Review: Mola Mola Lupe

Crystal-clear insight

Mola Mola Lupe lives up to its name, because rarely have we gotten so much music out of vinyl albums.

Published 2023-11-14 - 8:00 am
Mola Mola Lupe
Lasse Svendsen

The sound of the piano is crystal clear. As if carved out with a scalpel. At the same time, the notes float weightlessly into space, creating a warm, almost organic atmosphere. Jan Gunnar Hoff’s otherworldly piano playing rarely sounds as good on vinyl as it does right now.

Interestingly, it’s not because I’ve set up a multi-million dollar turntable. Not at all. The 2L recording of Jan Gunnar Hoff’s album Living is spinning on the new direct-drive Denon DP-3000NE. Mounted on a Denon DL-103R, an upper budget MC pickup whose qualities are undisputed.

It’s a combination in a higher price range, yes, but we’ve tested much more expensive players and pickups and rarely got the same sound from the Living album.

The difference this time is that the Denon pickup sends its 0.25 mV signal directly into a Mola Mola Lupe. A brand new phono stage from Dutch Mola Mola that we haven’t seen before. This means that the Lupe has some similarities to Gold Note’s excellent PH-10, which we tested earlier in 2023.

(Photo: Lasse Svendsen)

They’re both RIAA stages, or phono stages, where you can select and set important parameters like load impedance, gain and actually select the recording curve from a long list. Which includes all the most common ones like the RIAA curve and a whole host of much rarer recording curves – for 78s, Shellac, mono and more – that most people alive have either never heard of or have long forgotten about.

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Lupe is more lavish than the PH-10 with a total of four individually configurable inputs. One is balanced, while the other three are unbalanced inputs. This is where it differs from most RIAA stages, which only have one, maybe two inputs. Here you can choose what kind of load impedance you prefer for either an MM or MC pickup, Gain, or amplification, can be set in two steps for MM and eight steps for MC.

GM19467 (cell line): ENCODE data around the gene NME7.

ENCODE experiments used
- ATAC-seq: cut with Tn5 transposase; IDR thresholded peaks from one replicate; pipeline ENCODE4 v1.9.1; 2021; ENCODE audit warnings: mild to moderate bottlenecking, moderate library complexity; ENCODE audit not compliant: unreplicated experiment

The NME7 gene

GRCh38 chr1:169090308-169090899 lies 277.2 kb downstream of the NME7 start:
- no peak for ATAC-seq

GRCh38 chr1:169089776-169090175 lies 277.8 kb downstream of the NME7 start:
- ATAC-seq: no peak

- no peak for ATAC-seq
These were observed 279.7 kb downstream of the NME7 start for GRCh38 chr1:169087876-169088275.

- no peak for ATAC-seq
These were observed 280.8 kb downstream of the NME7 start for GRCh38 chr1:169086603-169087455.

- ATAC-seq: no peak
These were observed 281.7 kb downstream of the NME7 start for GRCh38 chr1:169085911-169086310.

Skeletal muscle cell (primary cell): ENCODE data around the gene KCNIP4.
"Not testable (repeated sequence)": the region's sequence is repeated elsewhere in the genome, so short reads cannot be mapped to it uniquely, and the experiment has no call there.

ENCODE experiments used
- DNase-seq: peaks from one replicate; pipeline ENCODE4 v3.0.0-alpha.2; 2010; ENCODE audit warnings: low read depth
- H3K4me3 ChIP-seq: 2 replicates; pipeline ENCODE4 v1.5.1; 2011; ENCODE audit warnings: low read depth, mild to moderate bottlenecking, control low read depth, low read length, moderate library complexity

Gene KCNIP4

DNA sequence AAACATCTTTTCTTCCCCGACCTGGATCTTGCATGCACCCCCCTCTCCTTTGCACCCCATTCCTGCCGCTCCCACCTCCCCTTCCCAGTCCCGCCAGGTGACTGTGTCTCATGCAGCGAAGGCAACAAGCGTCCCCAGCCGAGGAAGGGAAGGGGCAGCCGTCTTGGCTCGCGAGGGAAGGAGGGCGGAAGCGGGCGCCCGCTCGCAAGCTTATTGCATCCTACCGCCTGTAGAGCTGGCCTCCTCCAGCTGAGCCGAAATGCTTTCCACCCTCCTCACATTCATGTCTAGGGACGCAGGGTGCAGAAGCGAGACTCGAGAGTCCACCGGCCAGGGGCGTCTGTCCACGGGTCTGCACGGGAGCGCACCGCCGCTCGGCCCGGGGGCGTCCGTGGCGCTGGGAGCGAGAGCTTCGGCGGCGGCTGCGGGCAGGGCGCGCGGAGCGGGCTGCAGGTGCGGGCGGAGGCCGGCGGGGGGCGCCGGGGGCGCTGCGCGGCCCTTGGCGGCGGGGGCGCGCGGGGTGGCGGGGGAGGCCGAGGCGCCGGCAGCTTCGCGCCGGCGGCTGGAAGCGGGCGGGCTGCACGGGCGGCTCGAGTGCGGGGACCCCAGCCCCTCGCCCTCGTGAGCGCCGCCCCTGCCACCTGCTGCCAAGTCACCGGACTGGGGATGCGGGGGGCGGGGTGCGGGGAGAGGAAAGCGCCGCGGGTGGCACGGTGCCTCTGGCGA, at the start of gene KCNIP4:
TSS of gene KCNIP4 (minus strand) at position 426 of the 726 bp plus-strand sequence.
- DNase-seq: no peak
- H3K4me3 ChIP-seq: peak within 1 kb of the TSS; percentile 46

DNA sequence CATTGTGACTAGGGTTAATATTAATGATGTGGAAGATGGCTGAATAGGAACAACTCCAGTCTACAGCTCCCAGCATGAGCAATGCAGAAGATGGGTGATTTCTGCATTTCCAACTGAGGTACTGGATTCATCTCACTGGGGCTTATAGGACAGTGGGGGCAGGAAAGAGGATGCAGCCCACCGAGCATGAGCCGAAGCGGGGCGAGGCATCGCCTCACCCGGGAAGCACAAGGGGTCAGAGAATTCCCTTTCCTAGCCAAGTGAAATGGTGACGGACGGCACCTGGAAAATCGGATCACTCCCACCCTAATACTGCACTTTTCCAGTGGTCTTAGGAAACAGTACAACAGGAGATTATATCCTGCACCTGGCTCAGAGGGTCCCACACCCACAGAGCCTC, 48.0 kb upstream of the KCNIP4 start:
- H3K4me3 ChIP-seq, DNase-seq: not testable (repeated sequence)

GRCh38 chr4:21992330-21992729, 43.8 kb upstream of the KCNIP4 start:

App control

The capacitance for MM can be selected in seven steps, and Lupe also has time constants for bass and treble that can be customised in milliseconds. These can be used to fine-tune the bottom and top roll-off, and are only used if the recording doesn’t match the selected recording curve 100 per cent. The bass can also be adjusted in dB and a subsonic filter is included.

That brings me to the app, which is available for iOS and Android. You need to download it to be able to configure anything on Lupe.

This is where you’ll find all the adjustments for all the inputs. Which can have a wide range of settings and which you can use with different players or pickups. You can scroll through the inputs with the included remote control, but as soon as you need to make an adjustment, open the app on your mobile phone.

IMG_9974 IMG_9973 IMG_9972 IMG_9971

RIAA boards 

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According to Mola, Lupe is the result of the RIAA board they developed for the Makua preamplifier, but customised for a separate enclosure and placed in the same half-sized enclosure that Mola uses on the Tambaqui DAC.

Here, the MM and MC circuits are separated with discrete components for each, and with as short a signal path as possible. A customised power supply is built into the slim enclosure, which also has balanced and unbalanced outputs.